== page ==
Published: 31/01/2002, Volume II2, No. 5790 Page 22
I was interested to read John Post's and Jenny Harding's comments (letters, 17 January) on my article 'Talking turkey' (20 December). Their concerns about plain English are in fact very common ones, to which the plain language movement has well-rehearsed answers.
John Post claims that plain English alternatives are often less precise, leading us to 'sacrifice intellectual clarity'. This is a common objection in the field of law, where plain language supporters have concentrated most of their efforts.
Yet there are many demonstration projects, in many countries, showing that even complex legal documents can be written in plain English without losing accuracy or precision.
Moreover, far from detracting from 'sharp thinking', plain language ensures it.
You cannot record an idea plainly if you have not thought it through clearly, but complex language may conceal the weakest thinking. As for Jenny Harding's concern that using plain English could lead to language that can express no emotion, surely the point of business communication is to communicate a factual message? Plain language is not intended to apply to literary writing, which is where emotion usually belongs.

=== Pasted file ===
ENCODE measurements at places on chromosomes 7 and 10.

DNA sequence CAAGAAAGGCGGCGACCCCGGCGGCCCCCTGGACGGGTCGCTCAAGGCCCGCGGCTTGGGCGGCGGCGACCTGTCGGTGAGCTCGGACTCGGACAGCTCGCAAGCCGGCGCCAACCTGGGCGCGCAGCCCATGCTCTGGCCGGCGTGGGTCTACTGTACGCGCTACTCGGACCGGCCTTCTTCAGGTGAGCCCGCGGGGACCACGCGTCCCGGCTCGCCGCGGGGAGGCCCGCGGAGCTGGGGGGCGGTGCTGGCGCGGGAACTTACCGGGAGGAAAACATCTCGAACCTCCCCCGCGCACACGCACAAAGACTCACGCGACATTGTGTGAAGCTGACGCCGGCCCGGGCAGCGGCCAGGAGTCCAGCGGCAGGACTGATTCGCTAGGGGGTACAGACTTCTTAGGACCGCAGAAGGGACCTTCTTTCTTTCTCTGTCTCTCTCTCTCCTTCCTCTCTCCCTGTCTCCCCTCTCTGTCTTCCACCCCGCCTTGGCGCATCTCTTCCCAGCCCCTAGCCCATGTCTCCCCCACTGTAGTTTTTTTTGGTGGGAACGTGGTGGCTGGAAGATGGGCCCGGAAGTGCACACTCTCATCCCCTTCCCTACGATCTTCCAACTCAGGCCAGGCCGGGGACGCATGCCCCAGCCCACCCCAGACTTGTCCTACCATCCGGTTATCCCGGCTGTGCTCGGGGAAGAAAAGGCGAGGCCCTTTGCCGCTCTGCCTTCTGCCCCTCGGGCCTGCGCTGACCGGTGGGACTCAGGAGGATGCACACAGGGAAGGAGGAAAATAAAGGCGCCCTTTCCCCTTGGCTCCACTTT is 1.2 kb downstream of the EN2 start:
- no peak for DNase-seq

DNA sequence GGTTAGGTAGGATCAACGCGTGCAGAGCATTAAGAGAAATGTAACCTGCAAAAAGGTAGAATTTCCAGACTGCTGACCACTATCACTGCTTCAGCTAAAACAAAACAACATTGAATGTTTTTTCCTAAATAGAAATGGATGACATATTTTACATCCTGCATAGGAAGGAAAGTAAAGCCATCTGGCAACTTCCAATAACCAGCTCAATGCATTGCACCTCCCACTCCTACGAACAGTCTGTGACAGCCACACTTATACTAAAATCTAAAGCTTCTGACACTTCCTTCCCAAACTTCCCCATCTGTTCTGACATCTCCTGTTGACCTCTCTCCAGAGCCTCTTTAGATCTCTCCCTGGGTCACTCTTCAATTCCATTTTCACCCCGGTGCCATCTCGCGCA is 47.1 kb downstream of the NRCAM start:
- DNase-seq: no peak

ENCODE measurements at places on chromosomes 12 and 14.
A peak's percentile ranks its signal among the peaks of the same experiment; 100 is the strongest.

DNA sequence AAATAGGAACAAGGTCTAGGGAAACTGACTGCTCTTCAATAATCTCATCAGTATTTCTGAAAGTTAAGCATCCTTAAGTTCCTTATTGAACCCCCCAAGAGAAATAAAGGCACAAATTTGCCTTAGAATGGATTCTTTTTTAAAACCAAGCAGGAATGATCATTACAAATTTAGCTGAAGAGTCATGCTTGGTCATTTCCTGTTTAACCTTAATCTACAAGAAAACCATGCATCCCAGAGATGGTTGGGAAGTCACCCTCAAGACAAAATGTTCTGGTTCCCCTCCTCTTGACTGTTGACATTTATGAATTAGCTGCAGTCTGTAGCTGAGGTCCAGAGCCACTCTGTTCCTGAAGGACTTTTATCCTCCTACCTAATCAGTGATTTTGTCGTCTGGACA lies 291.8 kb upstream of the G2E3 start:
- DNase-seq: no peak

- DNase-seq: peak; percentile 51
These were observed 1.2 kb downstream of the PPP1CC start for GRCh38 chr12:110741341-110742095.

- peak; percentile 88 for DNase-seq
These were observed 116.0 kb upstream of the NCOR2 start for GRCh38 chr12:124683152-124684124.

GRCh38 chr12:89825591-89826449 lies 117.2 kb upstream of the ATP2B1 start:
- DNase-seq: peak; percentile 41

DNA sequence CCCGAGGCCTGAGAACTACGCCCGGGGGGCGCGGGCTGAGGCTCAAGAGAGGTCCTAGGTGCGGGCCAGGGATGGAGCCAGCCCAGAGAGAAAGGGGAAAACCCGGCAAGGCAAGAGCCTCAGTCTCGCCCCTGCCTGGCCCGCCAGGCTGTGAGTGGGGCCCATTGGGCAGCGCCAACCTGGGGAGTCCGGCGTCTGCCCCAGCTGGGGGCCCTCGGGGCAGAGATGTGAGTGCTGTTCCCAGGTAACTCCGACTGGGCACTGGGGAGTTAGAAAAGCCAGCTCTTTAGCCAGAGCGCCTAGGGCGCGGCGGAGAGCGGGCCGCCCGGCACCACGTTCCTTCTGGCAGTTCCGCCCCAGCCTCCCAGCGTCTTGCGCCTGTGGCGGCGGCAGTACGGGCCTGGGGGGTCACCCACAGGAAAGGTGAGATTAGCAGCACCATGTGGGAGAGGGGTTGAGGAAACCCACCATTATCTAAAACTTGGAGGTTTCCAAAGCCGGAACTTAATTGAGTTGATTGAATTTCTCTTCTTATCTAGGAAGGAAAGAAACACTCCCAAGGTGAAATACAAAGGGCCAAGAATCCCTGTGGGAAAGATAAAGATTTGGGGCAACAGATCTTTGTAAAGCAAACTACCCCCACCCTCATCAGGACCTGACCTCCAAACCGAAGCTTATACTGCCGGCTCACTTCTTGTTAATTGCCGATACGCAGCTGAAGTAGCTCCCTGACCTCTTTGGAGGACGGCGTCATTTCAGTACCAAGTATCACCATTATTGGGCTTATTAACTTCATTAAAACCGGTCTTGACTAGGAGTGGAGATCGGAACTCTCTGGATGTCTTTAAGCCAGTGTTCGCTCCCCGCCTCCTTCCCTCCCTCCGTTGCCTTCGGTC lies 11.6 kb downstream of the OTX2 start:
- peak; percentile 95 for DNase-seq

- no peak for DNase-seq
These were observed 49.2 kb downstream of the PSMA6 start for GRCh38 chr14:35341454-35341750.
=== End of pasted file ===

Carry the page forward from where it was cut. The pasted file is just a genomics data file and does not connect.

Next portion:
The term 'doublespeak' (which the article does not in fact claim to be George Orwell's) says it all.
'Doublespeak' was coined in the US in the early 1970s by the National Council of Teachers of English. Blending Orwell's 'doublethink' and 'newspeak', it is used to refer to language that diverts attention from or conceals the writer's (or speaker's) true meaning.
My interest in tackling NHS jargon has nothing to do with finding it irksome myself, but with the facts that the public understand plain language better, find it faster to read, and prefer it.
Sarah Carr Warrington